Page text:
The initial T12 fluorescents are now over the map. This is due to LLD. The LLD factor ranges from 0.72 to 0.88. It depends on the kind of the manufacturer and lamp you are considering. Due to theT8 technology combined with the electronic ballasts, the manufacturers of the fluorescent lamps have improved the range to be between 0.85 and 0.95. The newest technological breakthrough for the fluorescent lamps came when the T5 lamp was released.


Another great change in their performance came when there was switch from the traditional ballasts with typical ballast factor. The factor ranged between 0.65 and 0.88, thereby giving manufacturer a higher range. By overdriving the light source, one can reduce the lifespan of that light source. This is mostly seen in the 1500 watts metal halide lamps. They are essentially 1000 watt lamps and are usually driven at 1500 watts. The rate at which the fluorents are being overdriven is not so dramatic due to the degradation that is caused by over driving of lamps. For the LEDs, they are resistant to this if their Tj (Thermal Junction Temperatures) are managed properly.


For the halogen and incandescent lamps, they have undergone few changes apart from improvements in the process of manufacturing. This helps in creating a uniform life expectancy due to the slight variations of gasses in the lamps. This improves their efficiency by some parts. The LDD is more dependent to fixture construction. Fixtures are usually constructed using enclosed lamps, bare lamps with different levels of the sealed housing.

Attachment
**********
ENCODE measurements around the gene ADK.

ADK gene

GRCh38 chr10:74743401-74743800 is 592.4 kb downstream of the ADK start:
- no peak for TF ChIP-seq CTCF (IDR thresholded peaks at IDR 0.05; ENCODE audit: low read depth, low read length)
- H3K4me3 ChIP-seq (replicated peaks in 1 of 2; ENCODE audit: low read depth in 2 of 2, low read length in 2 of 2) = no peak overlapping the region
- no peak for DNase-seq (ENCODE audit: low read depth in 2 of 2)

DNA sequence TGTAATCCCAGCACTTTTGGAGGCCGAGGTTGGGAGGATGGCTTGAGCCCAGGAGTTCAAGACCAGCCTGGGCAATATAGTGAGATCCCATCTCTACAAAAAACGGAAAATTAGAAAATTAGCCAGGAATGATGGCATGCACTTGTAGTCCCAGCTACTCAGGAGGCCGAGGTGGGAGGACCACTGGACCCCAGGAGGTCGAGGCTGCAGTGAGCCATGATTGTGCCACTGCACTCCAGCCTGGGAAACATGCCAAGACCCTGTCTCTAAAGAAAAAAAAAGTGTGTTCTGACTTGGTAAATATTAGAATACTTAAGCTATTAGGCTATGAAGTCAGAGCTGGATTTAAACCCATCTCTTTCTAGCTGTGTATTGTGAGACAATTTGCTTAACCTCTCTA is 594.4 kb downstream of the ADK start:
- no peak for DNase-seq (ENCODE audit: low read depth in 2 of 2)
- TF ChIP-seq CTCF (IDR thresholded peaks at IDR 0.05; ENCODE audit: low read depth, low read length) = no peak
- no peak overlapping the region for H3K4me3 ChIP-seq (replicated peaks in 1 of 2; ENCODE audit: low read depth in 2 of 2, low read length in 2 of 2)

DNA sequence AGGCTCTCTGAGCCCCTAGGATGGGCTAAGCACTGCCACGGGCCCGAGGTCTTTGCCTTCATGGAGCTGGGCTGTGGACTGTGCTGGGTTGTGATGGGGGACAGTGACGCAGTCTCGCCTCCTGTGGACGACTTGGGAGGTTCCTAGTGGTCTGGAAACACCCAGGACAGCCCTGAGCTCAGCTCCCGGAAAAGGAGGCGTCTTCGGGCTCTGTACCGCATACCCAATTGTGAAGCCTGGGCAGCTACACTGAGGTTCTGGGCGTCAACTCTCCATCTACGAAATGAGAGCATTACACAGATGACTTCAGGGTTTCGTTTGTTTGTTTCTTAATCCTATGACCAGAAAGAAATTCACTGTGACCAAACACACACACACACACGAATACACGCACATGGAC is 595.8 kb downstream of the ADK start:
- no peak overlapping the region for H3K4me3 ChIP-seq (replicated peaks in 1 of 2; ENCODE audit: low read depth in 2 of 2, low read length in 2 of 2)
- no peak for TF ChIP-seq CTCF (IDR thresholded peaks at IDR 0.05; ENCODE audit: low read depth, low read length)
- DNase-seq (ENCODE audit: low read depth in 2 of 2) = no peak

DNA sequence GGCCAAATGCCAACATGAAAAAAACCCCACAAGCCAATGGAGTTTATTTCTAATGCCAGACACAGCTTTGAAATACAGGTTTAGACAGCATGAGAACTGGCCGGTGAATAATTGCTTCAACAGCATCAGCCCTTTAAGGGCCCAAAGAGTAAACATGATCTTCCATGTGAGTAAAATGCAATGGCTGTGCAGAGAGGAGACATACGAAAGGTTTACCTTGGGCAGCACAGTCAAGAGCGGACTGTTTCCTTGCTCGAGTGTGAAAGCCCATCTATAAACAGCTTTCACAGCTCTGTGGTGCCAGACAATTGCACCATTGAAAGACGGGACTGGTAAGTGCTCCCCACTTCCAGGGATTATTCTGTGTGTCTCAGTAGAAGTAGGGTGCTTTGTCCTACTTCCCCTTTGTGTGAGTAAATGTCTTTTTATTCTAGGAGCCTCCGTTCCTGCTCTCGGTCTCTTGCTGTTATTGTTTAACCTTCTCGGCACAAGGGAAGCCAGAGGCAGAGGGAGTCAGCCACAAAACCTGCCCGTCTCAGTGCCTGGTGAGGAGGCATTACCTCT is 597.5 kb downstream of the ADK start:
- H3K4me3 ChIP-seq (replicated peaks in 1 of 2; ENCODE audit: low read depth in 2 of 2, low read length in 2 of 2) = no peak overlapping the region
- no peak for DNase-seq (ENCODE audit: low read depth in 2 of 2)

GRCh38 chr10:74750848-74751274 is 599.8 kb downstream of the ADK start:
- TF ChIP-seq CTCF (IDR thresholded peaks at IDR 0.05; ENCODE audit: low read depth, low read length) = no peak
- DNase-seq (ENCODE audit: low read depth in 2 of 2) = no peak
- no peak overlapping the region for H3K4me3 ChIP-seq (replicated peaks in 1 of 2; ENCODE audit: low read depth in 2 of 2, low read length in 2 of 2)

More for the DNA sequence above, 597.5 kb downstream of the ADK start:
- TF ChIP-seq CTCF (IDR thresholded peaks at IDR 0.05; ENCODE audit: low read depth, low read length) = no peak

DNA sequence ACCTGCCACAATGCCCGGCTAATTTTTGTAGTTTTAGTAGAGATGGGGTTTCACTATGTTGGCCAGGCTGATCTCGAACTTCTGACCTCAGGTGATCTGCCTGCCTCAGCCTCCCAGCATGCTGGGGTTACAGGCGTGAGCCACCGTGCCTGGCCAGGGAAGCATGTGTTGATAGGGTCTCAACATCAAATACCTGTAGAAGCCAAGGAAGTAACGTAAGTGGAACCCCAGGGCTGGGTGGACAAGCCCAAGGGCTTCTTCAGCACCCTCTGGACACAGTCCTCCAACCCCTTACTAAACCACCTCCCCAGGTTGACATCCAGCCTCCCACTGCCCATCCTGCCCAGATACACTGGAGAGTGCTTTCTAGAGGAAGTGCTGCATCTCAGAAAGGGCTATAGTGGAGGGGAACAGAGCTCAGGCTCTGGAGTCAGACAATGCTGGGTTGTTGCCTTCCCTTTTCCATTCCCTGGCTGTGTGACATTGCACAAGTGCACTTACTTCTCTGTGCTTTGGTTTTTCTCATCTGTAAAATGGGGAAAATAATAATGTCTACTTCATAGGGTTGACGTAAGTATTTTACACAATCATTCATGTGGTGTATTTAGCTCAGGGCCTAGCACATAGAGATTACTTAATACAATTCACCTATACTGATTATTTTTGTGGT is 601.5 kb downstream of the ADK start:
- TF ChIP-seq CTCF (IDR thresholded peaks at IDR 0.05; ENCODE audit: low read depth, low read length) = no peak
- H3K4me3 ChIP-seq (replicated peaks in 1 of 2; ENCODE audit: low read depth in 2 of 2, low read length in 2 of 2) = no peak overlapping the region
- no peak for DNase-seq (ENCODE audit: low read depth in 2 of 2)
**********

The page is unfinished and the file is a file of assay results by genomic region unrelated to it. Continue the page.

The size and volume of debris in any fixture may affect performance of the luminaire. Even those fixtures which have been designed to be housed may allow air to get in and out. If the fixtures are well sealed, the fixture will start to heat up if light source is turned on and thus there will be air inside expanding and potentially pushing in out. If the source is turned off, the air inside starts to contract thereby creating a vacuum and pulling air inside along with debris and dust. With time, accumulation of dust affects the performance of the fixture. Therefore, this kind of fixture may have huge losses to the environment.


ForLuminaire Ambient Temperature LATF, it affects all the sources apart from the incandescent lamps. Their output is not affected by variants such as coldness or hotness. Contrary, the fluorescent lamps is affected by extreme weather. These lamps do perform best at their peak of 77F. They perform less than 100 percent if they are operated at other temperatures. For the metal halide lamps, they strike in both very cold and hot weather conditions. Once they do that, they operate very efficiently at almost all temperatures.


Induction does not like operating in hot or moderate climates. The induction lamps experience has reduced lumen output as well as shortened the life spans. In cooler and mild environment, the life of induction is 100,000 hours. LEDs like cooler environments as they are designed to work in such places. However, they can be redesigned to function in other climates such as desert climates if required . Lights that are operated in usual conditions and serviced well, they are likely going to have a Light Loss Factor around 0.4 to 0.7. The life span of the LEDs is much longer despite having an LLD as compared to others.